Boston Celtics – Winners
The Celtics possess one of the strongest starting line-ups in the NBA with any one of 4 players capable of going for 30 on any given night. As the league returns it is likely that inconsistent performances will be more prevalent than had the league had a typical season. As one of the more youthful teams left in the 22-team playoff bubble, conventional wisdom dictates that they will play themselves into shape fairly comfortably. As one of the top 5 teams in both offensive and defensive rating the Celtics should find themselves within striking distance in nearly every game come 4th quarter. If Tatum is the closer, he looks to have been over the last month of the season then he will have to be the go-to-guy at the end of the games that matter.
Cause for concern: Throughout February and the beginning of March Tatum appeared to have made the leap to possible 1st option on a championship team, averaging 29.6 points over 13 games. In the 13 games before that, he averaged 22.5 points. If the Celtics want to make a deep playoff run, they’ll need to be able to rely on his scoring. Boston will need Gordon Hayward to remain a similar player to what he was heading into the shutdown, posting an efficient 17.5 points a game in his last 11 games. However, there is no guarantee he will perform to that level because in the two years since his horrific ankle break he has been nothing if not inconsistent.
Brooklyn Nets – Loser
Until the past few weeks the Nets looked like sure fire winners from the NBA hiatus. The prospect of having Kevin Durant and Kyrie Irving rejoining the team on a neutral court, had Brooklyn fans hoping for a possible finals appearance. The news that they would have neither of their superstars leaves them looking at a relatively quick playoff out as they are likely to match up with the Raptors in the first round of the postseason.
Reasons for hope: In the first half of the season, when Kyrie was out with injury, Dinwiddie looked like an All-Star. As the starting point guard, Dinwiddie averaged 24.8 points per game. Expect him to be once again handed the reins of the offence, if he can recapture his early season form, the Nets could prove a tough first round matchup.
Philadelphia 76ers – Losers
The Philadelphia 76ers are one of the most bizarrely pieced togethers teams in the NBA. In the modern era of pace and space, predicated on 3-point shooting, the 76ers instead went for size and a lack of shooting. Sure, you can explain this as Philadelphia wanting to provide defensive versatility but this has not offset the lack of offence leaving the 76ers as the sixth seed in the Eastern conference. The two stars of the team experience an issue playing simultaneously. Ben Simmons without Embiid looks like a bonafide superstar; Embiid without Simmons plays in the post and dominates rather than sits at the 3-point line and settle for jumpshots. The time away from each other and the court will have only increased the lack of cohesiveness they have on offence. Another issue with Philadelphia is their abysmal record on the road, at 10-24 the team above them in ‘road standings’ is the New York Knicks. There’s no way to pinpoint for what reason they have struggled so tremendously on the road, if the answer is immaturity then the current playoff situation doesn’t appear to bode well.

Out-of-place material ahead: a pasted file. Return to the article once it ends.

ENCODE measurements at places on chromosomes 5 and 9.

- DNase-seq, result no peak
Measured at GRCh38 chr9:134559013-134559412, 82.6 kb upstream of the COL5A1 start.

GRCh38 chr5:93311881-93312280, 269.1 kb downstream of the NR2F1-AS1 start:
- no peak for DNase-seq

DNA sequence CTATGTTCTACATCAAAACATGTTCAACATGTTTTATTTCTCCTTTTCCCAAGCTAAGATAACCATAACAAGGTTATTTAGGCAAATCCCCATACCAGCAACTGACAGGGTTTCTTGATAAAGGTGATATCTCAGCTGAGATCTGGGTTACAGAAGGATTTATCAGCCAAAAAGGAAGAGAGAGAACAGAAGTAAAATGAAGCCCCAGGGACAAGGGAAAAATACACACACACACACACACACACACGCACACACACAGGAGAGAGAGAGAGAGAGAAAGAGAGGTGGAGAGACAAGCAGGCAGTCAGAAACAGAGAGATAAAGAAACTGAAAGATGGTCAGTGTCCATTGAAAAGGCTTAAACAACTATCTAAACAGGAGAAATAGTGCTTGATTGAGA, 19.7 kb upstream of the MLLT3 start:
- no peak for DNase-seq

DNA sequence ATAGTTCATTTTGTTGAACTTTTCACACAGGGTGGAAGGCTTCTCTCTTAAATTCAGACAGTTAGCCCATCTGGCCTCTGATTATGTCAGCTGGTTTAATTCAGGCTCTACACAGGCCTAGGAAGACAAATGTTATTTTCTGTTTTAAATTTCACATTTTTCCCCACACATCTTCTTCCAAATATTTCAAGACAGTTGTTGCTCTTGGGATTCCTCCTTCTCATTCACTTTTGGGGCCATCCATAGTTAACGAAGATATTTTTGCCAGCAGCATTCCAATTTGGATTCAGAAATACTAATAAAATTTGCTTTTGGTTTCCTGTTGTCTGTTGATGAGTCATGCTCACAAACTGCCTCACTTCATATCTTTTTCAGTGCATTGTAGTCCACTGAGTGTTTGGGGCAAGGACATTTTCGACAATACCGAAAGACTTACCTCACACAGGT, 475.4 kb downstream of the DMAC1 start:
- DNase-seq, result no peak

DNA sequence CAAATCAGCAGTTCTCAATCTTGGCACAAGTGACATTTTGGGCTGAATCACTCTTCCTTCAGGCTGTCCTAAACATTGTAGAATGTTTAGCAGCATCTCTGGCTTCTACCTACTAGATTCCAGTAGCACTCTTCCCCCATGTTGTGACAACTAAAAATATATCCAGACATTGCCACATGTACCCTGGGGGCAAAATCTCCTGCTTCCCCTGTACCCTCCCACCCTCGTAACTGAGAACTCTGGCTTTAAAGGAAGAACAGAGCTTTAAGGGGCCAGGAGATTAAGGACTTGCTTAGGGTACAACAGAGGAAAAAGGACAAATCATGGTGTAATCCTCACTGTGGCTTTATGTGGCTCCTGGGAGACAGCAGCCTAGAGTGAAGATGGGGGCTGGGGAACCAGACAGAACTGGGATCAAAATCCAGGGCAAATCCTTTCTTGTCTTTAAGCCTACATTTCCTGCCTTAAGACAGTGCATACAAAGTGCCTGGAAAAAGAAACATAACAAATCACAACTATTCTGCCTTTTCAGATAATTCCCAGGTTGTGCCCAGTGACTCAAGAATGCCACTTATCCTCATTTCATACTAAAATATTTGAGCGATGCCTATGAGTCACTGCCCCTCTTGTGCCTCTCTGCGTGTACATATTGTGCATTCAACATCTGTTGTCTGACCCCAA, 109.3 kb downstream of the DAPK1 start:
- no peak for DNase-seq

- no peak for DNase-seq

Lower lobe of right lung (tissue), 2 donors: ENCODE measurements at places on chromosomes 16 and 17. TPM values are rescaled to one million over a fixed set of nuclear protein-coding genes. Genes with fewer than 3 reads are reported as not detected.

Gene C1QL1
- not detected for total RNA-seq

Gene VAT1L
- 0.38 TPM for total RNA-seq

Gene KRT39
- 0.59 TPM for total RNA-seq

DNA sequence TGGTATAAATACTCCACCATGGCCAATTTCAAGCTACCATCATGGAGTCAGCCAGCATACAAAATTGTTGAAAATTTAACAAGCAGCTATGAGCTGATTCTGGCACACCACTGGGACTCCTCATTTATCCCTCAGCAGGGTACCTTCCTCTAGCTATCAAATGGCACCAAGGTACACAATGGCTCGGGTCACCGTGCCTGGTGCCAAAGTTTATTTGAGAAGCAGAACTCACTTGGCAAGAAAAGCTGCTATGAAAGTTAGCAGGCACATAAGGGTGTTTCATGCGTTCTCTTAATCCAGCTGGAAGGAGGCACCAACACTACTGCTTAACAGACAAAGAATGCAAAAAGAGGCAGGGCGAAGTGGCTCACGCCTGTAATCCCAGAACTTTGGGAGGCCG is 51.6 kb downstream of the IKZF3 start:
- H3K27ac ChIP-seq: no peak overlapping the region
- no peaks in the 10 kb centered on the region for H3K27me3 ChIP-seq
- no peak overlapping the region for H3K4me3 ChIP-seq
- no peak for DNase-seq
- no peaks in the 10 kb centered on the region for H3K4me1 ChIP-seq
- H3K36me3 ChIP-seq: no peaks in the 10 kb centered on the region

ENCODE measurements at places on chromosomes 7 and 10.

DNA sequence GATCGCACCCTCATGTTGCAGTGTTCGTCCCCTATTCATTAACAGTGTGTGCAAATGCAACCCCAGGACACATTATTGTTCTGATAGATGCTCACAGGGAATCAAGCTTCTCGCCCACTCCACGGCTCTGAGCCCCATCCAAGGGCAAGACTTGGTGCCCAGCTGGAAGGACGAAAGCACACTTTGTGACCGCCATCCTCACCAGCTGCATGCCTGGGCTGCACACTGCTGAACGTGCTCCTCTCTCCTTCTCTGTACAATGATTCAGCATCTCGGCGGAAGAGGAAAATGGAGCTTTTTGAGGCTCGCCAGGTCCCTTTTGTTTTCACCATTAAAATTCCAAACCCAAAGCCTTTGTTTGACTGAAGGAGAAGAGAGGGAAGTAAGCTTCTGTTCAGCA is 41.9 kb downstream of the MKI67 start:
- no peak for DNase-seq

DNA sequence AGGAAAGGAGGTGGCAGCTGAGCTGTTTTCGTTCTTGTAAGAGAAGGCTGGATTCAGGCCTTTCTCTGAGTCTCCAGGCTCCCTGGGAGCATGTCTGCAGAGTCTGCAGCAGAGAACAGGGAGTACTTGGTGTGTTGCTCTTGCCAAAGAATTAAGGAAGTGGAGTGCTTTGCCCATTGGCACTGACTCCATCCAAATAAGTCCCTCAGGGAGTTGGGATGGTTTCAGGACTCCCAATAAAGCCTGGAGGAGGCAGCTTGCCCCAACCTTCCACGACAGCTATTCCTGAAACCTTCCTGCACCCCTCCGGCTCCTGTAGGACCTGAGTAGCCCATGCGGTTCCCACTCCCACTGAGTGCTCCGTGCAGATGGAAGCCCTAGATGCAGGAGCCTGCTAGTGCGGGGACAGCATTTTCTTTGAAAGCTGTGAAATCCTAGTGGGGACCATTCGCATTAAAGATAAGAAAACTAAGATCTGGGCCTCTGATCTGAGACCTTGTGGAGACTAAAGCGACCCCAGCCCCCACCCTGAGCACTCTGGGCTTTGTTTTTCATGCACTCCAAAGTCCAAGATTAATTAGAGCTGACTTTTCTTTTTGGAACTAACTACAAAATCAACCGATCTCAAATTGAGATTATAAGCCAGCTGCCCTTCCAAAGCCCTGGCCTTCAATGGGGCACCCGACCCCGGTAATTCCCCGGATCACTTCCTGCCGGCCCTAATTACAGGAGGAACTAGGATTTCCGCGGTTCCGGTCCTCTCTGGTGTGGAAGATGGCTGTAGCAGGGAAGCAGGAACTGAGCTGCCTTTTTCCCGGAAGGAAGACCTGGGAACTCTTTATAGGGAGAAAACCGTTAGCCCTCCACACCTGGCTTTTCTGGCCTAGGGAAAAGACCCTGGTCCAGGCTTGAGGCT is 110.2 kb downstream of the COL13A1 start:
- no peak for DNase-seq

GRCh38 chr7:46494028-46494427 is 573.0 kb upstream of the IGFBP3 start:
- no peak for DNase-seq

Reason for hope: As appalling as the road record has been, the 76ers have the best home record in the NBA at 29-2. If Orlando feels like home for Philadelphia the NBA may well be put on notice. On top of that, when Embiid is at his absolute sparkling best he looks like a candidate for best player in the entire league. If Joel can achieve his peak this postseason, this could most certainly be the moment 76ers fans have been dreaming of since the start of Hinkie’s ‘The Process’.
Toronto Raptors – Winners
The Raptors during the season have overcome a plethora of nagging injuries. Out of their 5 leading scorers, not one of them has missed less than 11 games. The 4 month break heading into Orlando will allow the team to rehabilitate from any of injuries and get back into playing condition. The Raptors’ are unique in their build as a roster. They are a team loaded with veteran leadership, but their best player is the young star Pascal Siakam. This mix, combined with the experience from last year’s NBA championship, means that Toronto is well equipped to deal with the unusual circumstances that this year’s postseason will be played under.
Cause for concern: In the previous playoffs, in which they won the title, the Raptors arguably had the best player in basketball. Following the departure of Kawhi Leonard, Siakam has improved into an All-NBA calibre player. Whilst last season he proved he was a more than competent second option on a championship team, this time around he will be expected to bear the load for ‘The North’. Another issue is that before Kawhi the Raptors had been partial to a playoff collapse or two. This is, of course, a vastly different team to the DeRozan led raptors of the late 2010’s. Although some of the key players remain the same, players such as Lowry and Ibaka have the opportunity to completely eradicate any remnants of the notion that they are playoff chokers with another deep playoff run.